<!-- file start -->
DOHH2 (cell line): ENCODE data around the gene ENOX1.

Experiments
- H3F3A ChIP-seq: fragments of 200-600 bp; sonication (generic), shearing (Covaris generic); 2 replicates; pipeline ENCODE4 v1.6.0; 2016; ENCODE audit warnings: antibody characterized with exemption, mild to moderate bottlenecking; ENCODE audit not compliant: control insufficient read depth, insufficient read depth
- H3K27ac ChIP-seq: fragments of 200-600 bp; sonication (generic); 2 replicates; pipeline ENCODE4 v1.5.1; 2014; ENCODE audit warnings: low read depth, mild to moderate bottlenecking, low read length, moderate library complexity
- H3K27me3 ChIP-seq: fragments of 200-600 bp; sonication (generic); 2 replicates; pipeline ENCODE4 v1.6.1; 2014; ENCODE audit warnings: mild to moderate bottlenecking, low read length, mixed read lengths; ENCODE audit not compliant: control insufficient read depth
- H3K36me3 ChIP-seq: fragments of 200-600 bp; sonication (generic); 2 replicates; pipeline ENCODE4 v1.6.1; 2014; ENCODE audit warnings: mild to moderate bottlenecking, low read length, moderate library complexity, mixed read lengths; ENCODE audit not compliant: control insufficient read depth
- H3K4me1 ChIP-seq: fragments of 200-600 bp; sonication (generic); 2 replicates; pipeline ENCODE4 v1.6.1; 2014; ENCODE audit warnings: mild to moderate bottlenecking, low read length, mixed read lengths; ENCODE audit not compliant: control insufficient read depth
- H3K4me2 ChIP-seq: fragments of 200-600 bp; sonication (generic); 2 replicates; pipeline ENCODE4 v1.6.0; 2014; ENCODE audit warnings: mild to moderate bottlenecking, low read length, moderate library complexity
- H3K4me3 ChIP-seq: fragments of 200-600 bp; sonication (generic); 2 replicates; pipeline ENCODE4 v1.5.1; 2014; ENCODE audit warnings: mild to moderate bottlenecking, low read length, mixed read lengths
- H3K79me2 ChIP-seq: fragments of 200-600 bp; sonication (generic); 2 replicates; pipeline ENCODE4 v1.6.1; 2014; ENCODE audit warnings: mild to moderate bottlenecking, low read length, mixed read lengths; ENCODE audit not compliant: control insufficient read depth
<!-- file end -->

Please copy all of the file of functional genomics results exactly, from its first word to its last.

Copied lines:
DOHH2 (cell line): ENCODE data around the gene ENOX1.

Experiments
- H3F3A ChIP-seq: fragments of 200-600 bp; sonication (generic), shearing (Covaris generic); 2 replicates; pipeline ENCODE4 v1.6.0; 2016; ENCODE audit warnings: antibody characterized with exemption, mild to moderate bottlenecking; ENCODE audit not compliant: control insufficient read depth, insufficient read depth
- H3K27ac ChIP-seq: fragments of 200-600 bp; sonication (generic); 2 replicates; pipeline ENCODE4 v1.5.1; 2014; ENCODE audit warnings: low read depth, mild to moderate bottlenecking, low read length, moderate library complexity
- H3K27me3 ChIP-seq: fragments of 200-600 bp; sonication (generic); 2 replicates; pipeline ENCODE4 v1.6.1; 2014; ENCODE audit warnings: mild to moderate bottlenecking, low read length, mixed read lengths; ENCODE audit not compliant: control insufficient read depth
- H3K36me3 ChIP-seq: fragments of 200-600 bp; sonication (generic); 2 replicates; pipeline ENCODE4 v1.6.1; 2014; ENCODE audit warnings: mild to moderate bottlenecking, low read length, moderate library complexity, mixed read lengths; ENCODE audit not compliant: control insufficient read depth
- H3K4me1 ChIP-seq: fragments of 200-600 bp; sonication (generic); 2 replicates; pipeline ENCODE4 v1.6.1; 2014; ENCODE audit warnings: mild to moderate bottlenecking, low read length, mixed read lengths; ENCODE audit not compliant: control insufficient read depth
- H3K4me2 ChIP-seq: fragments of 200-600 bp; sonication (generic); 2 replicates; pipeline ENCODE4 v1.6.0; 2014; ENCODE audit warnings: mild to moderate bottlenecking, low read length, moderate library complexity
- H3K4me3 ChIP-seq: fragments of 200-600 bp; sonication (generic); 2 replicates; pipeline ENCODE4 v1.5.1; 2014; ENCODE audit warnings: mild to moderate bottlenecking, low read length, mixed read lengths
- H3K79me2 ChIP-seq: fragments of 200-600 bp; sonication (generic); 2 replicates; pipeline ENCODE4 v1.6.1; 2014; ENCODE audit warnings: mild to moderate bottlenecking, low read length, mixed read lengths; ENCODE audit not compliant: control insufficient read depth